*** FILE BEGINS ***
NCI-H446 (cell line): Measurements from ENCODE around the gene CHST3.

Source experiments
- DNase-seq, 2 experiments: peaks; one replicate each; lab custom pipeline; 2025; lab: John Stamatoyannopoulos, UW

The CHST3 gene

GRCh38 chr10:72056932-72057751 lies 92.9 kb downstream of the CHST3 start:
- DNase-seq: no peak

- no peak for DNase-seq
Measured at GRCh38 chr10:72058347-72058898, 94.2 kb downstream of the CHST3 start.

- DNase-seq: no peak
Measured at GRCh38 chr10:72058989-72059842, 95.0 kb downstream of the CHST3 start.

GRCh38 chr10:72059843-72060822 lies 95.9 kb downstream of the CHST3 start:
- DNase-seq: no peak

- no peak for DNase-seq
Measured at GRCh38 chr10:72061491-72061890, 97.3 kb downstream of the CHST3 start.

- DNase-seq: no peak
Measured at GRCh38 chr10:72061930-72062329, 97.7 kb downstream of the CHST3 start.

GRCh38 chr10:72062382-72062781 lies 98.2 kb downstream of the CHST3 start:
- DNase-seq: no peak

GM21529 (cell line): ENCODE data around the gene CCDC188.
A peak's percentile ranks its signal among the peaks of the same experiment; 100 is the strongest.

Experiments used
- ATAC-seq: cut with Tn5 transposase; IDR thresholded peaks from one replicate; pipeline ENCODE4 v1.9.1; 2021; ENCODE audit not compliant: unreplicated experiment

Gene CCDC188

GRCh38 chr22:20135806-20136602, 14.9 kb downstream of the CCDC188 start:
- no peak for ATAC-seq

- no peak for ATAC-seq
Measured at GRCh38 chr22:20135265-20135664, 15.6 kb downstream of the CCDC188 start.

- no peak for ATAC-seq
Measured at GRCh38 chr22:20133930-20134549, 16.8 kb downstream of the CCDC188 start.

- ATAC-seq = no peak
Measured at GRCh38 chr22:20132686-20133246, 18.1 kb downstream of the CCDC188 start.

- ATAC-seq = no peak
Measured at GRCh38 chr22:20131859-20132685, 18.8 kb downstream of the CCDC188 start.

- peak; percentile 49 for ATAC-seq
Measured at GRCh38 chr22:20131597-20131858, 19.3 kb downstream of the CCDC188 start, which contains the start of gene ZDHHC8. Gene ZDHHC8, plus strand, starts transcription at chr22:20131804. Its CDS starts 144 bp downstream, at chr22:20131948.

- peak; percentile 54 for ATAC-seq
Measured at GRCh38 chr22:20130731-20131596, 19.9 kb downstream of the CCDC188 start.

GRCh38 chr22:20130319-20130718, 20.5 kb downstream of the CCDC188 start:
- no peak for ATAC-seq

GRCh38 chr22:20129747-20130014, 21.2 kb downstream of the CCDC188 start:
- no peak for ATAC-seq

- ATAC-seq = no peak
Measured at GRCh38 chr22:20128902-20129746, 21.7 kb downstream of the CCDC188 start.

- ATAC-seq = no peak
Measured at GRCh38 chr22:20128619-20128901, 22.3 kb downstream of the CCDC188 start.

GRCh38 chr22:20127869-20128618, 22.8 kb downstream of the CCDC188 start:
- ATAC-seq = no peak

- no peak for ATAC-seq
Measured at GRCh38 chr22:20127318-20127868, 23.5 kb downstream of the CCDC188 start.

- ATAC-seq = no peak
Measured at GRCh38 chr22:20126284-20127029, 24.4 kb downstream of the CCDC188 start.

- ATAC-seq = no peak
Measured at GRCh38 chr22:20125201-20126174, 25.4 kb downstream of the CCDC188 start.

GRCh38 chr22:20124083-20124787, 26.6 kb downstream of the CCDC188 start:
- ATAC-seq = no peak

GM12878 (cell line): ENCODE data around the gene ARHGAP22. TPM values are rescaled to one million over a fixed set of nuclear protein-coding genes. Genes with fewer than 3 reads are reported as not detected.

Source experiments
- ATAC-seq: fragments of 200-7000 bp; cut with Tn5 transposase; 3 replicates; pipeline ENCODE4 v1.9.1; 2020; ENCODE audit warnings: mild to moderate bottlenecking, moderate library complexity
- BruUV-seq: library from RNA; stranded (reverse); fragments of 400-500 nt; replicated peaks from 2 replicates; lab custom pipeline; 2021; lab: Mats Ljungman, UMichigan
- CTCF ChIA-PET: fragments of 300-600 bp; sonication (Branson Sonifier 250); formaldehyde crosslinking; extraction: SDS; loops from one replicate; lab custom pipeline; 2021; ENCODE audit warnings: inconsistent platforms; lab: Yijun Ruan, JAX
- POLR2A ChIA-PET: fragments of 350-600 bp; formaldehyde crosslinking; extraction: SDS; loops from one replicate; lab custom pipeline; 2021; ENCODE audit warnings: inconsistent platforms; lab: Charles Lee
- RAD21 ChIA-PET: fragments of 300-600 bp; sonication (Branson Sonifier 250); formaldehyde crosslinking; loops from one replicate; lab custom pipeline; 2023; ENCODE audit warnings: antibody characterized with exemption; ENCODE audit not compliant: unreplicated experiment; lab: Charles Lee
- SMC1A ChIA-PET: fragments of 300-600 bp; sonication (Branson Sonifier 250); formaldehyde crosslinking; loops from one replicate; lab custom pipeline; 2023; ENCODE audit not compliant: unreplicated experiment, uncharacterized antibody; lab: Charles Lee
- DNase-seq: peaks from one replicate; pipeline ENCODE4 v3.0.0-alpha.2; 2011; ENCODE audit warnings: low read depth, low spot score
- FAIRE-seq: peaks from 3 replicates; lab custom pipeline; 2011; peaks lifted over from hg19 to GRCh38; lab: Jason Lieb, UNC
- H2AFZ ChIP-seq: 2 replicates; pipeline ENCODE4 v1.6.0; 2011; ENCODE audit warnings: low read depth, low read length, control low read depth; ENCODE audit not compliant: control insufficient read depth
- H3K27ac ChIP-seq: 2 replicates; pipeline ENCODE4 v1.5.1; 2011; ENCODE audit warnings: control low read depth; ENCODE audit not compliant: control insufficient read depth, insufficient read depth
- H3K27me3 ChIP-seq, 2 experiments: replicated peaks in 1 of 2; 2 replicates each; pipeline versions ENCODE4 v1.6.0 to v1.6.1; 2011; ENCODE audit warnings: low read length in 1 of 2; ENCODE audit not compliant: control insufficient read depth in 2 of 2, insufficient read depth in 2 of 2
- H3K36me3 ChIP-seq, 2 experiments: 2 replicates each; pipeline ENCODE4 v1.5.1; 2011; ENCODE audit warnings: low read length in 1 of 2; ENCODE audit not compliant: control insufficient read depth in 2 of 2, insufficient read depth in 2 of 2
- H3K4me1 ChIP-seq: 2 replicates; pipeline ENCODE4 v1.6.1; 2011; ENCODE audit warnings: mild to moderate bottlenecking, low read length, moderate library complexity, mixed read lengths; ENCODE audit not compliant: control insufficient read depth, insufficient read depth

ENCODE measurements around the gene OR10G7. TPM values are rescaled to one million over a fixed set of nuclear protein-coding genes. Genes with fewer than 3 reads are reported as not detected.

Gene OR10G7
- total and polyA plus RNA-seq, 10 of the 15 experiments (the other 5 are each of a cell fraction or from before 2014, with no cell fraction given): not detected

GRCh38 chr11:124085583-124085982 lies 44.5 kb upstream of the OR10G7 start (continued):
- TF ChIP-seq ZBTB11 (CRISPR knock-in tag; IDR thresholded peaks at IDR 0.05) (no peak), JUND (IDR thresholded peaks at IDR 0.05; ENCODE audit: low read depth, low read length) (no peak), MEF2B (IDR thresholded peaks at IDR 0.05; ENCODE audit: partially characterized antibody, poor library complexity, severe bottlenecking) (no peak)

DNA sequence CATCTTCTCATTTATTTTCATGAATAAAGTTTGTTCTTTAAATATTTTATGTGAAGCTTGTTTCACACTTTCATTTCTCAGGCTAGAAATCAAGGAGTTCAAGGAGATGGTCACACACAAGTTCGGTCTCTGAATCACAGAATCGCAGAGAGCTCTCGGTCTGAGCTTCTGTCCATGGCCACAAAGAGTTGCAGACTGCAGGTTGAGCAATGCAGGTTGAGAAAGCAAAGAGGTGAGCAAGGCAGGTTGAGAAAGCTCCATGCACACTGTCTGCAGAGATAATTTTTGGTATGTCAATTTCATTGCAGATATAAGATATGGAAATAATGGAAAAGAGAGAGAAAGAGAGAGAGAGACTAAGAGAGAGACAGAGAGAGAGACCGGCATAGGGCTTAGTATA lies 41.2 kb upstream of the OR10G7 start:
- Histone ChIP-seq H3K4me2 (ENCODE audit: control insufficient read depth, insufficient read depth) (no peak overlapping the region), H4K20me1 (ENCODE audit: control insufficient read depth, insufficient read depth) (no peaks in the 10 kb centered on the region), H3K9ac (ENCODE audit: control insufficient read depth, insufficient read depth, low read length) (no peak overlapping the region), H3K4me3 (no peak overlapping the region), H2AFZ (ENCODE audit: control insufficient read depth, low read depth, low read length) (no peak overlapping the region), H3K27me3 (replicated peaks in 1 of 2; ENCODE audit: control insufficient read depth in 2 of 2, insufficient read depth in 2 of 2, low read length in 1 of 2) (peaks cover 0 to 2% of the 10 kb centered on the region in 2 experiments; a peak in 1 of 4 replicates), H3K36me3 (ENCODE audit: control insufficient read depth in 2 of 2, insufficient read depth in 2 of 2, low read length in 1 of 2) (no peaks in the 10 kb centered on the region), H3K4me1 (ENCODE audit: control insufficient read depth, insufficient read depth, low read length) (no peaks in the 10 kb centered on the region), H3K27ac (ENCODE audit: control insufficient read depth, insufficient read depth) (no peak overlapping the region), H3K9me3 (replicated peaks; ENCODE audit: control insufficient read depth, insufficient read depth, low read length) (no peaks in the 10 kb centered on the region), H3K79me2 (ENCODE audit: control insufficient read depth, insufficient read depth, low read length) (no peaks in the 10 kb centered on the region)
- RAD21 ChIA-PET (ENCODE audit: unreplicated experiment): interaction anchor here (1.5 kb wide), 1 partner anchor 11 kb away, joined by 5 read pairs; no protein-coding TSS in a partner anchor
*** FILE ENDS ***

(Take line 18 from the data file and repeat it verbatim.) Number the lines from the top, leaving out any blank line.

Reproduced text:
- DNase-seq: no peak